Haiti: Earthquakes - Jan 2010
The earthquake that hit Haiti on 12 Jan 2010 affected almost 3.5 million people, including the entire population of 2.8 million people living in the capital, Port-au- Prince. The Government of Haiti estimates that the earthquake killed 222,570 and injured another 300,572 people. Displacement peaked at close to 2.3 million people, including 302,000 children. At least 188,383 houses were badly damaged and 105,000 were destroyed by the earthquake. Sixty per cent of Government and administrative buildings, 80 per cent of schools in Port-au-Prince and 60 per cent of schools in the South and West Departments were destroyed or damaged. Total earthquake-related loss is estimated at $7.8 billion, equivalent to more than 120 per cent of Haiti’s 2009 gross domestic product. (UN General Assembly, 2 Sep 2011)
According to the Humanitarian Action Plan for Haiti 2014 an estimated 172,000 people remained internally displaced in Haiti in 306 camps at the end of 2013, almost four years after the earthquake. Basic services in camps, including WASH and health, had declined faster than the pace of return or relocation of the displaced. 16,377 displaced families living in 52 camps were considered at high risk of forced evictions. Almost 80,000 people lived in 67 camps considered to be at particularly high risk of flooding, with an additional 30 camps at additional environmental risks.
By mid-2014, an estimated 104,000 people remained internally displaced in 172 camps. Almost 70,000 IDPs were not currently targeted by any return or relocation programs. (OCHA, 31 Jul 2014) By Sep, 85,432 people remained internally displaced in 123 camps. (IOM, 8 Oct 2014)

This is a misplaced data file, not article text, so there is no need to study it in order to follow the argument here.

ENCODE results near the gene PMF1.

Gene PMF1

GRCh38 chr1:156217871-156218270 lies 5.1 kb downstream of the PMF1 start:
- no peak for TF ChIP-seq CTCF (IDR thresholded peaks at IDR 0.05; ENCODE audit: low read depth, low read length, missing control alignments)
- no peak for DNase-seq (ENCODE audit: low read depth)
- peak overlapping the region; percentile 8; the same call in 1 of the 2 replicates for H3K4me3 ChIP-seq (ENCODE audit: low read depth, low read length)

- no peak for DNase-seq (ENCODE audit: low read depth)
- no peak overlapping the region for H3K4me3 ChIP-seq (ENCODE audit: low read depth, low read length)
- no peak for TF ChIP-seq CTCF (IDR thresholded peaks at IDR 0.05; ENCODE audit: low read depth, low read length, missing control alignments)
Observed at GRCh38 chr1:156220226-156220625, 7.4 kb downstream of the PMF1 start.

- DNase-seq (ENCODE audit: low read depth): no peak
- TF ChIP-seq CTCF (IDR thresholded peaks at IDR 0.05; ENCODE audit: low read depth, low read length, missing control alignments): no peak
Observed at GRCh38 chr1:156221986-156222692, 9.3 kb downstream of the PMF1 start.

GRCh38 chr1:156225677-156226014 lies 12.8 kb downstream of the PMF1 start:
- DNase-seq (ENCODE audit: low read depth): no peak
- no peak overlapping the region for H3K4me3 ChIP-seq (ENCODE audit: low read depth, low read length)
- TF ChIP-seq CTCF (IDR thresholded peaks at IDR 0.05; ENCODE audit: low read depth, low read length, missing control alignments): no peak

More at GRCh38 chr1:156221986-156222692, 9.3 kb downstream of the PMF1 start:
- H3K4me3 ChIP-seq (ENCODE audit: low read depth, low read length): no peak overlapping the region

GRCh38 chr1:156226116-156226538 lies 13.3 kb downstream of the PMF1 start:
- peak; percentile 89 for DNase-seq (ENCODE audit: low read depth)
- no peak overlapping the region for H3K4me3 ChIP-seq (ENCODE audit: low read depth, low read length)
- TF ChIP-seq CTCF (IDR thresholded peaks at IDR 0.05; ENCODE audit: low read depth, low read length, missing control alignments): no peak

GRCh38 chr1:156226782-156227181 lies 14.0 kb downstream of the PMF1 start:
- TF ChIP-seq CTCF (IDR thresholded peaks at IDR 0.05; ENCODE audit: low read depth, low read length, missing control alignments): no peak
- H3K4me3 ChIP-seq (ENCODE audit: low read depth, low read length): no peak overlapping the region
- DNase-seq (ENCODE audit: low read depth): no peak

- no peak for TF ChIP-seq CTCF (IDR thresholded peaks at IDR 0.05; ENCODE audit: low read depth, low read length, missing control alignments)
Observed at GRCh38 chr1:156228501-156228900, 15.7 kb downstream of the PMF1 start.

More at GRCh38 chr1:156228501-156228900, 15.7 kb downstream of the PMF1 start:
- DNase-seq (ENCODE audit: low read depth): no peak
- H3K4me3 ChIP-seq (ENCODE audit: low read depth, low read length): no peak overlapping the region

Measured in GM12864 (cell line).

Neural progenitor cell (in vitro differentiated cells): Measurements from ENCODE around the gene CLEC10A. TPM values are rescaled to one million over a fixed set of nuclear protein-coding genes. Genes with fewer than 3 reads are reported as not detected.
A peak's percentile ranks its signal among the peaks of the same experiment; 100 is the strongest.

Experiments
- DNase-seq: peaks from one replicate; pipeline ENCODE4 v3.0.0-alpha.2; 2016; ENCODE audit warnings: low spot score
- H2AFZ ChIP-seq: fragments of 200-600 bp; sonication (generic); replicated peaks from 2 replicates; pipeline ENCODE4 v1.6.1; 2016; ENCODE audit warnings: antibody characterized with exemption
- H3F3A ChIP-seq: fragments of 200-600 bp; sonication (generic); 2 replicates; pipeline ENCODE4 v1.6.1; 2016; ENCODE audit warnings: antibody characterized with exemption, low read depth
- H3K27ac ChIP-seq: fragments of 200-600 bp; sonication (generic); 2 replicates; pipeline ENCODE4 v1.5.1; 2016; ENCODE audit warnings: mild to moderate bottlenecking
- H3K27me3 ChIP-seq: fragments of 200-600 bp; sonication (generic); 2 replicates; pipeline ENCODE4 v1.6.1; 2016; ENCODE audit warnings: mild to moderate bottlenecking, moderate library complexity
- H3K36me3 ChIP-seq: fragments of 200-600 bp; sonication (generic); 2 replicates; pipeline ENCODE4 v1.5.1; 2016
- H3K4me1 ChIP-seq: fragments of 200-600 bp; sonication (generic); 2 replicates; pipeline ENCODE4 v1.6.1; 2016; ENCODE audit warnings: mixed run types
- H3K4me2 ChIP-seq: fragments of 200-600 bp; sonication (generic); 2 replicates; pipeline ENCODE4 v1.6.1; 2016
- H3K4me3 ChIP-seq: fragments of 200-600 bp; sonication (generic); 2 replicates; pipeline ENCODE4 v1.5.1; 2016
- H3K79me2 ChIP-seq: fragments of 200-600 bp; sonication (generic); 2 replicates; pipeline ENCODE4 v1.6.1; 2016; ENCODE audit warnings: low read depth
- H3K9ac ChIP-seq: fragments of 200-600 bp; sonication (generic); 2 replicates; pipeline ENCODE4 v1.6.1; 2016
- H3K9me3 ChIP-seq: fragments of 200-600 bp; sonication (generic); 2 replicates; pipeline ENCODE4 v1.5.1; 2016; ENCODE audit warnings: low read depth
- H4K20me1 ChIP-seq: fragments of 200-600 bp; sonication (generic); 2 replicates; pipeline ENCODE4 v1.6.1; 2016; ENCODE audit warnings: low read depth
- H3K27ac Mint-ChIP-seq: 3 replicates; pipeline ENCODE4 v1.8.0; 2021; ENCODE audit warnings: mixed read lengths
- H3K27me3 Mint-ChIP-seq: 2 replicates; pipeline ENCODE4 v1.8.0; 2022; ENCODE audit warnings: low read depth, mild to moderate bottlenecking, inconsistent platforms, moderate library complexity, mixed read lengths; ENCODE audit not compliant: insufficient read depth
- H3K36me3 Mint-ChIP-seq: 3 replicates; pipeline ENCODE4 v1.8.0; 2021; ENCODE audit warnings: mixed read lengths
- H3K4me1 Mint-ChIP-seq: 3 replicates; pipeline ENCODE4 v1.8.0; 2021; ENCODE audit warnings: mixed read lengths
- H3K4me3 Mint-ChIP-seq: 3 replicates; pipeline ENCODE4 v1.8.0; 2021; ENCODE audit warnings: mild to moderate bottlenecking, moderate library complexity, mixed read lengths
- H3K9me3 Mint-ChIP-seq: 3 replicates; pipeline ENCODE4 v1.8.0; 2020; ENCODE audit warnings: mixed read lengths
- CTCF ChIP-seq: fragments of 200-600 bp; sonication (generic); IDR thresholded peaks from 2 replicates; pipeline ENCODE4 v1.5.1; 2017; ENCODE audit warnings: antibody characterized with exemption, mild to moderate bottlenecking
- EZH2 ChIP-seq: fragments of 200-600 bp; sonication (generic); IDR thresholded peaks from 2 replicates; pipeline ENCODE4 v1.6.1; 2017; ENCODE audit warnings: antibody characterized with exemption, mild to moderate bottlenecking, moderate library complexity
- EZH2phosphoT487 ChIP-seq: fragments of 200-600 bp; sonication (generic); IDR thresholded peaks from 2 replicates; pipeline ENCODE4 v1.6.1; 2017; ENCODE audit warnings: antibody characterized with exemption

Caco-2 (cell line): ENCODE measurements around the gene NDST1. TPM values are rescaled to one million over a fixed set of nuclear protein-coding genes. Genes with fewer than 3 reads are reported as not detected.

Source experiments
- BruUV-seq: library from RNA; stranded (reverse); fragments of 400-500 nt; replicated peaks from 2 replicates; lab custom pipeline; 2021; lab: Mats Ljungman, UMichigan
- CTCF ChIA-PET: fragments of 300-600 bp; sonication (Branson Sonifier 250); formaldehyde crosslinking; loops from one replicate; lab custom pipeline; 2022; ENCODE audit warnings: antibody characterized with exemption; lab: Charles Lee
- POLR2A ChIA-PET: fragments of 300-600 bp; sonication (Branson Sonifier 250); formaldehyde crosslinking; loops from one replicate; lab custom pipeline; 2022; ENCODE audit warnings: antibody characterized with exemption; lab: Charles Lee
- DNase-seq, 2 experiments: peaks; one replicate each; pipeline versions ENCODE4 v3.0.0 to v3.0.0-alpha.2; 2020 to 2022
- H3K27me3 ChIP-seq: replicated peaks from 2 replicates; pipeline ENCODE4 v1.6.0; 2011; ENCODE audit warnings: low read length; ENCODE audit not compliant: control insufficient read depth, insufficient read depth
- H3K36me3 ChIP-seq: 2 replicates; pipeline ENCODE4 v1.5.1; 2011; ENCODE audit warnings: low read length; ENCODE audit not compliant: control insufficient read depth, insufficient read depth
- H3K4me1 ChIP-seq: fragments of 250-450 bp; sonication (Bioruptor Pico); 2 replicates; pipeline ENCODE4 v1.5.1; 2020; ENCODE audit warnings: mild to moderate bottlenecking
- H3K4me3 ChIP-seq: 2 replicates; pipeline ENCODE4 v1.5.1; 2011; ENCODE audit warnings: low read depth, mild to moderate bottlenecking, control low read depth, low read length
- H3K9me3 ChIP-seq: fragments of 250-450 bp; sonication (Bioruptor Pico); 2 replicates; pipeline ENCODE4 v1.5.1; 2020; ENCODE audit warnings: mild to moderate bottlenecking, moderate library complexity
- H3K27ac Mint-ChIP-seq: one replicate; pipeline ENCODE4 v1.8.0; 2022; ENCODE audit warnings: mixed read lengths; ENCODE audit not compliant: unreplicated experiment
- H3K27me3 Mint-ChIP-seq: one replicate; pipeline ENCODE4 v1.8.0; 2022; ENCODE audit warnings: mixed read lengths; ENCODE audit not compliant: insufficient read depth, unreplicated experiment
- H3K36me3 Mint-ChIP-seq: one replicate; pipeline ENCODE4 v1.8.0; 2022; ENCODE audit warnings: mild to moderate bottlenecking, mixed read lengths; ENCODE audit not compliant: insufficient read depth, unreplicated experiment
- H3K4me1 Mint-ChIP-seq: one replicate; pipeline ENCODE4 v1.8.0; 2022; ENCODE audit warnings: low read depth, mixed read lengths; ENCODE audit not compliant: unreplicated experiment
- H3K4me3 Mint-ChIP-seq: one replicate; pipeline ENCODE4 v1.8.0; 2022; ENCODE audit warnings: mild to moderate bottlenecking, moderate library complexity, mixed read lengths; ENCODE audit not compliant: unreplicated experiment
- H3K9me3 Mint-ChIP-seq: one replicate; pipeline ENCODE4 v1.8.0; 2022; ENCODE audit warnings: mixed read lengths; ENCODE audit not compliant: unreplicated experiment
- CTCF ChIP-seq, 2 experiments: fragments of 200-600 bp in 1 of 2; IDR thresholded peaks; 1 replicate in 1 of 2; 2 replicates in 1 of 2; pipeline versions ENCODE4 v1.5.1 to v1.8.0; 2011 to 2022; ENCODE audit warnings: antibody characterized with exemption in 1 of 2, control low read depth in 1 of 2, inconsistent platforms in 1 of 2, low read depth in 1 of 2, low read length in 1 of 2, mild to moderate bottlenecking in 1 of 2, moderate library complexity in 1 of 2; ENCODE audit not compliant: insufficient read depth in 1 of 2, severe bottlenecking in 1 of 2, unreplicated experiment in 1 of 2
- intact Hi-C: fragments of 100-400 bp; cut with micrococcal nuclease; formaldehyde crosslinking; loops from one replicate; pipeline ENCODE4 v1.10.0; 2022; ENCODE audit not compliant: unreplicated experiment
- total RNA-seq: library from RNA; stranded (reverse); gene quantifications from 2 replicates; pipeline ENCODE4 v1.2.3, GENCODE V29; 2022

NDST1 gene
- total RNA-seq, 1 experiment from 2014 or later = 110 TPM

Sometimes it‘s difficult to imagine that another natural disaster could ever happen again, leaving massive destruction in its wake like the 2004 Indian Ocean tsunami or the earthquake in Haiti. But then with incredible force, typhoon Haiyan struck, creating a catastrophe of almost incomprehensible proportions.
Snapshot 08 – 15 October
In Syria, heavy fighting is ongoing in Rural Damascus, Dar’a, Aleppo, Idleb and Homs, with government forces making gains in Rural Damascus while the opposition has won ground in Dar’a. Despite the call of al-Qaeda’s leader for opposition fighters to unite, inter-group fighting has escalated in Aleppo over control for neighbourhoods. Meanwhile, the Syrian National Council announced that it did not intend to participate in the proposed Geneva II peace talks.
In Syria, heavy fighting along the border with Jordan in the southern province of Dar’a is on-going. After a week-long battle in Aleppo, the Government army regained control of the strategic town of Khanasser which is located on a key supply route between central Syria and Aleppo. Meanwhile, ground fighting is ongoing across Syria, with clashes extending to the previously relatively stable governorate of Tartous.
Snapshot 12 – 19 August
In Syria, fighting between governmental forces and opposition groups has been concentrated in Aleppo, Deir-ez-Zor, Homs, Lattakia and Rural Damascus this week. Meanwhile, infighting is ongoing within the opposition. As during previous weeks, FSA forces have clashed with Islamist opposition groups on multiple occasions while Kurdish groups continued to fight with Islamist groups in the north of the country. The mass influx of Syrian refugees to neighbouring countries is ongoing. As of 19 August, over 1.9 million Syrians had fled the country.
Fighting continued unabated throughout Syria, in particular in Hama, Aleppo, Ar-Raqqa, Dar’a, Deir-ez-Zor, Homs, Idleb, Lattakia and around Damascus. 6.8 million people are in need in of humanitarian assistance in the country, 4.25 million people are displaced and over 1.4 million people have fled into neighbouring countries.
6.8 million people are in need in of humanitarian assistance in Syria and the UNHCR has defined the crisis as the worst humanitarian disaster since the end of the cold war. 4.25 million people are displaced and over 1.3 million people have fled into neighbouring countries. Fierce fighting continues across the country and cross-border shelling into Lebanon has intensified over the last days.
Feeling good about doing good is not always easy in our work. Especially when you consider that often the backdrop for doing good is poverty, crisis, conflicts and disasters. But, like everybody else, we need encouragement and we need acknowledgement, even when behind what we do is sadness or tragedy.